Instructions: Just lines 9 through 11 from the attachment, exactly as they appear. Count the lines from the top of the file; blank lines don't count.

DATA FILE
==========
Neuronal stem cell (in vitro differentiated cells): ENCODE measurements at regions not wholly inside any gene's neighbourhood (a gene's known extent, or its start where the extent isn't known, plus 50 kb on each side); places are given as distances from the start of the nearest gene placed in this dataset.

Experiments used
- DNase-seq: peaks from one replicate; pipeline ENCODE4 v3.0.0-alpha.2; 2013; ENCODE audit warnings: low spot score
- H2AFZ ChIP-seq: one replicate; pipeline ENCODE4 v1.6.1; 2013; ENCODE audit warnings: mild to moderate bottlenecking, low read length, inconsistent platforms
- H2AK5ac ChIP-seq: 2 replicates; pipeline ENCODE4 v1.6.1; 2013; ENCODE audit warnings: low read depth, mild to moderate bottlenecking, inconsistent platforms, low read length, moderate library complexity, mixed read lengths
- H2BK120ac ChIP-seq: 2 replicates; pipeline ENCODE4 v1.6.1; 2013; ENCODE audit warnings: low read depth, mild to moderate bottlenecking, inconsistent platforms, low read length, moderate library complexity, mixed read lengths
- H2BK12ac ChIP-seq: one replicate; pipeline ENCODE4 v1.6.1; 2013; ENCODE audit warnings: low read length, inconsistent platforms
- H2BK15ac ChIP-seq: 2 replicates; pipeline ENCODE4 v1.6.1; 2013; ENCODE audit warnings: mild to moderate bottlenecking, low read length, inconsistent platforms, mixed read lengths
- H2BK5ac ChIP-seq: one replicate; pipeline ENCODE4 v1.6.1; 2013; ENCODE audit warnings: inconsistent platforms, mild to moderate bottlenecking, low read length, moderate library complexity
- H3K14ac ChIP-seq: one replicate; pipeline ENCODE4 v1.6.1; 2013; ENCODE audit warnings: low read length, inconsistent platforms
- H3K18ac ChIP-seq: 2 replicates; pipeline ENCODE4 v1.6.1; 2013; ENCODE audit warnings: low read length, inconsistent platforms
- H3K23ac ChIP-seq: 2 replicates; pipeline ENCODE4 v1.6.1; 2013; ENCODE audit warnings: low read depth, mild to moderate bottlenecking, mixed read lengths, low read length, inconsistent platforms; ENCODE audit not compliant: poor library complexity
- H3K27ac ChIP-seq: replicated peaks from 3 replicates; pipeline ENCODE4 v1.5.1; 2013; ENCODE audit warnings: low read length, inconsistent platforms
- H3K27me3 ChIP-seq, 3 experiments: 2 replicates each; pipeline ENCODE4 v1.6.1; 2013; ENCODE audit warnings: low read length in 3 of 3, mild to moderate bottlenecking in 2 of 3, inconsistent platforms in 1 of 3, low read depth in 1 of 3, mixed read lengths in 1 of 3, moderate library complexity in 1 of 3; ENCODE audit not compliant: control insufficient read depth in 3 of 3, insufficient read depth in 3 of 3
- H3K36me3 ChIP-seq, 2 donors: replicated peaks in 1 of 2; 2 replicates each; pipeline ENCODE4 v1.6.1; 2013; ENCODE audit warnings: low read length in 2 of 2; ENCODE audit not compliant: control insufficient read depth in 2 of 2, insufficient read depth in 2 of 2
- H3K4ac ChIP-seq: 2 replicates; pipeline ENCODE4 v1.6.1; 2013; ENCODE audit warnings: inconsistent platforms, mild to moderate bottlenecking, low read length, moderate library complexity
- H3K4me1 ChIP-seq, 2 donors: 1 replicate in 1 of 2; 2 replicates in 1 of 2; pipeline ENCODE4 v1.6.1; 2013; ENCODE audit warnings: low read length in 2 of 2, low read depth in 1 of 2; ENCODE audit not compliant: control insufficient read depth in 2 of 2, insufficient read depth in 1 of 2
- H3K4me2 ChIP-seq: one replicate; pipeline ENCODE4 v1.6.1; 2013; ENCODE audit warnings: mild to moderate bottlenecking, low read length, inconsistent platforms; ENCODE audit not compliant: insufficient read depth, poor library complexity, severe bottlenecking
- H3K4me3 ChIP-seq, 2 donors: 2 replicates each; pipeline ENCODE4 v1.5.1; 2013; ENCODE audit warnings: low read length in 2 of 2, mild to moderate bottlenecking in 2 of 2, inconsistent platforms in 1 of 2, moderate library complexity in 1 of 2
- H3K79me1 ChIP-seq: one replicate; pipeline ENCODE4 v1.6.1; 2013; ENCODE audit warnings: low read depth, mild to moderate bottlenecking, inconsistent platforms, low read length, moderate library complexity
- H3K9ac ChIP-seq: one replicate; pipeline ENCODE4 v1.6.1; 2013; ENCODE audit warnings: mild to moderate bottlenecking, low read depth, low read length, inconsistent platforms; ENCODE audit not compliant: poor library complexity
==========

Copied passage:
- H2BK5ac ChIP-seq: one replicate; pipeline ENCODE4 v1.6.1; 2013; ENCODE audit warnings: inconsistent platforms, mild to moderate bottlenecking, low read length, moderate library complexity
- H3K14ac ChIP-seq: one replicate; pipeline ENCODE4 v1.6.1; 2013; ENCODE audit warnings: low read length, inconsistent platforms
- H3K18ac ChIP-seq: 2 replicates; pipeline ENCODE4 v1.6.1; 2013; ENCODE audit warnings: low read length, inconsistent platforms